just to get an idea of the kind of performance to expect from a

flooded conversion.

For this I used some basic equations from zeva.com.au (great website

by the way!)

So I tallied up the internal resistance (or ohms) in all the batteries

plus the wiring losses. I left out the losses in the contactors and

whatnot since I'm assuming it would be minuscule and I don't know

where to find that info.

So, as I'm sure many of you know, to find power loss you multiply

resistance by the square of current.

So I took the internal resistance, or ohms, of each battery and

multiplied it by how many batteries there would be. In this case, I

took 12 12 volt J-150 batteries, which have an internal resistance of

0.0036, as per evconvert.com. I assumed a use of about 20 feet of

copper, which came up to 0.00154 ohms. I know that basically the max.

amount of current you can safely pull out of flooded lead-acid is 500

amps, so I used that as my current. Here's the math!

12 * 0.0036 + 0.00154 = 0.04474 ohms.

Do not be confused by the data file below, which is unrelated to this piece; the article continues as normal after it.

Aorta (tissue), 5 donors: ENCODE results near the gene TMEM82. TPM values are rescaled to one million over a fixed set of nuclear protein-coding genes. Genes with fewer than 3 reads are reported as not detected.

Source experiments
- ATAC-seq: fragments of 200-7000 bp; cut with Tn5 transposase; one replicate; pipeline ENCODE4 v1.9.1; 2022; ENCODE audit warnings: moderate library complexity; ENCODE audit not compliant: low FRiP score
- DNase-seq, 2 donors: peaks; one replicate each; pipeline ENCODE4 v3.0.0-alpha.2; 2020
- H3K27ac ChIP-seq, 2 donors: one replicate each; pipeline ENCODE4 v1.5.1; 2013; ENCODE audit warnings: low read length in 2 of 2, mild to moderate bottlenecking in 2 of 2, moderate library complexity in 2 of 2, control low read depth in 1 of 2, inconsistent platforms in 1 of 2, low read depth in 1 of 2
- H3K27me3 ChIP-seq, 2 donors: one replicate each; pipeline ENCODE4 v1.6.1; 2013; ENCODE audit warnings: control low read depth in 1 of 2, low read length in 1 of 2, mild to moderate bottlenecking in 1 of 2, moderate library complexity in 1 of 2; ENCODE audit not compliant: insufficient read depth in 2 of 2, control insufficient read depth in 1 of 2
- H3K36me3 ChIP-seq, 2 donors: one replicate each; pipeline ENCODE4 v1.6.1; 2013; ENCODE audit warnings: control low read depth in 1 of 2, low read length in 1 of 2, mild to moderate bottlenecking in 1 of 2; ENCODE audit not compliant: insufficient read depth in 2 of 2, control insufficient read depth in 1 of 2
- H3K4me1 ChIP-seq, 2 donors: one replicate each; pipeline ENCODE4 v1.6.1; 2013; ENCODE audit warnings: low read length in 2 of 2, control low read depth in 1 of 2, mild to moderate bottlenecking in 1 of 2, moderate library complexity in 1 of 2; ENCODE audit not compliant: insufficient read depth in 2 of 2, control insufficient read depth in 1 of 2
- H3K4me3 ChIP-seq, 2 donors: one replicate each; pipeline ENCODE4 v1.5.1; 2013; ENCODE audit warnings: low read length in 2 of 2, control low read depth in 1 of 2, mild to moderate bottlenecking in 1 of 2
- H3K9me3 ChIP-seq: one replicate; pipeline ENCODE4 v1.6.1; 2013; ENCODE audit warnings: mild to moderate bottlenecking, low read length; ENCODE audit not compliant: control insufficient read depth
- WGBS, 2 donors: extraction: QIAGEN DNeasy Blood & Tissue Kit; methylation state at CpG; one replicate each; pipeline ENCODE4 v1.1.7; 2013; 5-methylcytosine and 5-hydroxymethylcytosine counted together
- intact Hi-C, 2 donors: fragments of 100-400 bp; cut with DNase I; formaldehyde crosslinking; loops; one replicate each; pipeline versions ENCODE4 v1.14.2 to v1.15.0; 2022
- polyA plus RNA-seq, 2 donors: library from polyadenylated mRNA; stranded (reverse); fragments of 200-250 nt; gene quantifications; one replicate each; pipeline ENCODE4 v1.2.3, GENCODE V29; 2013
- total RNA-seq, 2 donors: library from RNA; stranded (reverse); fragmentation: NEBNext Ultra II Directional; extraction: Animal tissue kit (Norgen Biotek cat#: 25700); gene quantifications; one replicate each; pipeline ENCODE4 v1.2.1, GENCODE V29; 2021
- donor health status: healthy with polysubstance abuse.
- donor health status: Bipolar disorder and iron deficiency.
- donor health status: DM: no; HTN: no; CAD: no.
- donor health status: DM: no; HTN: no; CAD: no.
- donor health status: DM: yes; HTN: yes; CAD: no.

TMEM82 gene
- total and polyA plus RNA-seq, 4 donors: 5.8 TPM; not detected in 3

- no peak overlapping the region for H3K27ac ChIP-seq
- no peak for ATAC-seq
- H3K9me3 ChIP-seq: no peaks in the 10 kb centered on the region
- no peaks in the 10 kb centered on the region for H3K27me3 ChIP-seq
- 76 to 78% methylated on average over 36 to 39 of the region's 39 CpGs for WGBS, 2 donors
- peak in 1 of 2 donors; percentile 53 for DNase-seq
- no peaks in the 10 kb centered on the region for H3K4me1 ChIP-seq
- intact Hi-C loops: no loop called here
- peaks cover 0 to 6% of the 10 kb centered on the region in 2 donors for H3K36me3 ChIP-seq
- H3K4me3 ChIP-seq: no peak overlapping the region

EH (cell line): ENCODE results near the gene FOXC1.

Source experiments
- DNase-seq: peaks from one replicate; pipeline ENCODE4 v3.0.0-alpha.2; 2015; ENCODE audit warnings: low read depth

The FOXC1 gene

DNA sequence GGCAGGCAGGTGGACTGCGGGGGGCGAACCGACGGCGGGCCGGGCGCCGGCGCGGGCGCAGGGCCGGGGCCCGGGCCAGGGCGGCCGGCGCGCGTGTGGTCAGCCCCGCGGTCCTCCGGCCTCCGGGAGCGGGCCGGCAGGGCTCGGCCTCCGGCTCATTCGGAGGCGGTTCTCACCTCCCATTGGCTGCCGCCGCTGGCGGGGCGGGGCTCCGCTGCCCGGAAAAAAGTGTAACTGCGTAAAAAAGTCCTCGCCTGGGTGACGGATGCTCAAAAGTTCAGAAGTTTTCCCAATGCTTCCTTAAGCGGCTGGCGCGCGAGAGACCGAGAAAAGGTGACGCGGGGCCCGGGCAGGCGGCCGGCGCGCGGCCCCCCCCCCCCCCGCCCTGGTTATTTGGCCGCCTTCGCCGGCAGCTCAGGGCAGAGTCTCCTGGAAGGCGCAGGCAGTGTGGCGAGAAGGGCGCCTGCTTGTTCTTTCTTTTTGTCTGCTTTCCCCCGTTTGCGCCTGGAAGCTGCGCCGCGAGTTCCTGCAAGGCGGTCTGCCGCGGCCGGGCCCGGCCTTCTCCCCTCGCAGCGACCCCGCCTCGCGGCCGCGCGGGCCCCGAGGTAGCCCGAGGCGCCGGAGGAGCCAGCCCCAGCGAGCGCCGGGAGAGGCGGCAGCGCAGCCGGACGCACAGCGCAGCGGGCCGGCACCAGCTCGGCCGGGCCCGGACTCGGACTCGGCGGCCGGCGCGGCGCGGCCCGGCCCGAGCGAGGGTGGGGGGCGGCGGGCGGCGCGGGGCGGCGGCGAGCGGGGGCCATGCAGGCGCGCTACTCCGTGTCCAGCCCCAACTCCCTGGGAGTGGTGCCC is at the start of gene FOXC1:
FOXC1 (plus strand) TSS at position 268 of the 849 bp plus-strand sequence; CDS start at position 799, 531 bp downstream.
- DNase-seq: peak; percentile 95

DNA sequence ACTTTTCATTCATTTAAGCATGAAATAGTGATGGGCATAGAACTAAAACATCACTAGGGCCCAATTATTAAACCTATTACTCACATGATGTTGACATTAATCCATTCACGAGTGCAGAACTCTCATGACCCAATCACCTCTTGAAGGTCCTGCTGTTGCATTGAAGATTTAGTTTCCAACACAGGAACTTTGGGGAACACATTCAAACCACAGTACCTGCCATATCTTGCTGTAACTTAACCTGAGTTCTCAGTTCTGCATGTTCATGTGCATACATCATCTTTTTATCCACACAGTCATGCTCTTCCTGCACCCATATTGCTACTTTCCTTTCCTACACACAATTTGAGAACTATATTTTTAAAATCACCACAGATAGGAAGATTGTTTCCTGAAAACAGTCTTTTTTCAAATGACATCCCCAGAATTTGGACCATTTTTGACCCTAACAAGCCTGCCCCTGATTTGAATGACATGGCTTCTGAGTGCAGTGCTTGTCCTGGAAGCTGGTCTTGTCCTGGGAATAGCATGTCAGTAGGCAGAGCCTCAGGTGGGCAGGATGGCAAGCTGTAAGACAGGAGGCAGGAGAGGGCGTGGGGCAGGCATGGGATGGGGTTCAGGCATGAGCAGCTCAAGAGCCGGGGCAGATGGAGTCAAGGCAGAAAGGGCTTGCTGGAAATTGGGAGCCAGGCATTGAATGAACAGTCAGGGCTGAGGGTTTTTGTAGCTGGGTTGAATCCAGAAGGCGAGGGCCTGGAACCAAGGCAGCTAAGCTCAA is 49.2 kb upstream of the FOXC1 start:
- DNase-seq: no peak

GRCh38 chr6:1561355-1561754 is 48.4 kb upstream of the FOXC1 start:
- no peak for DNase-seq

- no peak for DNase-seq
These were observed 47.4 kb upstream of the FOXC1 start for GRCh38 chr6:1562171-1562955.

P=500*500*0.044174

So the power loss is around 11 kilowatts. The amount of power

available, without resistance, is 72 kilowatts (144votls*500amps) So

the real amount of power is 61 kilowatts. Then you have to multiply

that by the controller and motor. So it comes down to: 61*.95*.90=

52kw or about 65-70hp.

I have come to the conclusion that you can either have cheap flooded

batteries with so-so performance, pricey AGMs with great performance,

or the lithium based batteries that cost a fortune but in the long run

are the better solution.

So anyway, were my numbers right?

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